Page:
After lunch, the group seemed prepared for their first “workout:” Climbing Ukkusissat Mountain in Nuuk. Greenland is a hiker’s paradise. In Nuuk, it is said that you are not a true ‘Nuummioq’ until you’ve climbed Ukkusissat (aka Store Malene), which is just outside the city center. Our fit group easily made it to the summit, where they were treated to a stunning view of Nuuk and the surrounding fjords.
Day Two was here and the group boarded awaiting helicopters for a scenic transfer from Kulusuk to East Greenland’s small administrative capital of Tasiilaq and from there toAmmassalik Island, where their more-demanding adventures were awaiting. Until just a few years ago, this region was accessible only by hiking or kayaking. East Greenland is possibly one of the most isolated places in the world. Beneath granite peaks that tower over deep inlets, Greenland’s east coast offers some of the best hiking and kayaking in the world. Here, for accommodation, we had planned a deluxe safari-style camp near the Greenland ice sheet—unquestionably a first for most of the group—where our lucky guests were about to experience this amazing Arctic landscape in complete comfort—with close-up views of the Greenland ice sheet. The camp’s location near the edge of mighty Sermilik Fjord provided the group with eye-level vantage point on huge icebergs floating by—and where they were lucky enough to spot a few whales and seals in the frigid waters.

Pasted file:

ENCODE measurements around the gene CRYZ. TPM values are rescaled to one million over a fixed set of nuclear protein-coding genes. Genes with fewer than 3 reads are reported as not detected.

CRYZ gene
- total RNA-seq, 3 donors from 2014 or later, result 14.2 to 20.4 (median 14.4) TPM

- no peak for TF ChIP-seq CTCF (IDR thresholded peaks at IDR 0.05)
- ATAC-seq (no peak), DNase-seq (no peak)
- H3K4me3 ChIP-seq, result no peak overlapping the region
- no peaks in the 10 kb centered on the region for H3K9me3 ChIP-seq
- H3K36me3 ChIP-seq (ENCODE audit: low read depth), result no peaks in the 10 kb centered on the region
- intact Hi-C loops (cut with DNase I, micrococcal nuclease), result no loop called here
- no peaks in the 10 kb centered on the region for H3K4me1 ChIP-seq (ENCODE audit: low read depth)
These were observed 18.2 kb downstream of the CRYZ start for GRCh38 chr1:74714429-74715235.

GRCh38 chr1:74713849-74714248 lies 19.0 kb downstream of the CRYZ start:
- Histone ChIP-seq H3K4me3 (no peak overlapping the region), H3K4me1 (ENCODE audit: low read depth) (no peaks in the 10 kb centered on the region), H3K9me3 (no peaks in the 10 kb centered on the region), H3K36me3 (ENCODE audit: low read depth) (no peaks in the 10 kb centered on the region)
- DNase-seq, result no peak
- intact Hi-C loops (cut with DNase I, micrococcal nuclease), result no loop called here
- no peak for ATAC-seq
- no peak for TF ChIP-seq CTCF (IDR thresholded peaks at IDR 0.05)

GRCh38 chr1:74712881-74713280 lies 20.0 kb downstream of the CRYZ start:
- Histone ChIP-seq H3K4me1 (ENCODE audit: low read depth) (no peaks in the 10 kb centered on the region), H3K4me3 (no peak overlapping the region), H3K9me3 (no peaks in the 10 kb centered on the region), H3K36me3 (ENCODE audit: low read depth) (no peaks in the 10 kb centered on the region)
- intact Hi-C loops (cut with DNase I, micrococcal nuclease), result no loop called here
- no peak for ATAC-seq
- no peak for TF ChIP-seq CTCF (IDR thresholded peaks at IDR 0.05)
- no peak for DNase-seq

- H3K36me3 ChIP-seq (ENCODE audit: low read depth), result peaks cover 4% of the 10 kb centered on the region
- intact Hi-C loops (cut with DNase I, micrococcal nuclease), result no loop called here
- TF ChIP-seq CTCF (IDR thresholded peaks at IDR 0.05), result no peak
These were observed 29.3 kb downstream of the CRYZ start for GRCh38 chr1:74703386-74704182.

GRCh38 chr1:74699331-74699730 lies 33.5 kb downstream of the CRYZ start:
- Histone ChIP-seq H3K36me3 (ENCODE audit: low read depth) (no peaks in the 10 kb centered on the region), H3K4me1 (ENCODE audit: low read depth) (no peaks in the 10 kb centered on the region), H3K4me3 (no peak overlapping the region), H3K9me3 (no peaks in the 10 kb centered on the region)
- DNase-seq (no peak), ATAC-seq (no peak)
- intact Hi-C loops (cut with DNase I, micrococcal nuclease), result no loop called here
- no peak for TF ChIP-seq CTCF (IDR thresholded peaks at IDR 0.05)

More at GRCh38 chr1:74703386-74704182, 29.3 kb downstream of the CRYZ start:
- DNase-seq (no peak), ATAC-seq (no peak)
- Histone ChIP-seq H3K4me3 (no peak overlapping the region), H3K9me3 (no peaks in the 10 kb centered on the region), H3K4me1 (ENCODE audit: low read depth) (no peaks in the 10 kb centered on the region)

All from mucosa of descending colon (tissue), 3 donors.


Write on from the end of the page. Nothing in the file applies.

Here, to get the group started on their discovery adventure, we set out to explore this magical land first by water. To create an action-packed teambuilding program for our energetic group, we first put them in what used to be the primary mode of transportation for the island’s Inuit population in centuries past—kayaks. Kayaks were once essential to the people of this region for hunting and fishing. Today, kayaks are making a comeback both as a symbol of national heritage as well as one of the active sports on the island. In fact, to celebrate the important historic role of kayaks, there is now even an Annual Greenland National Kayaking Championship.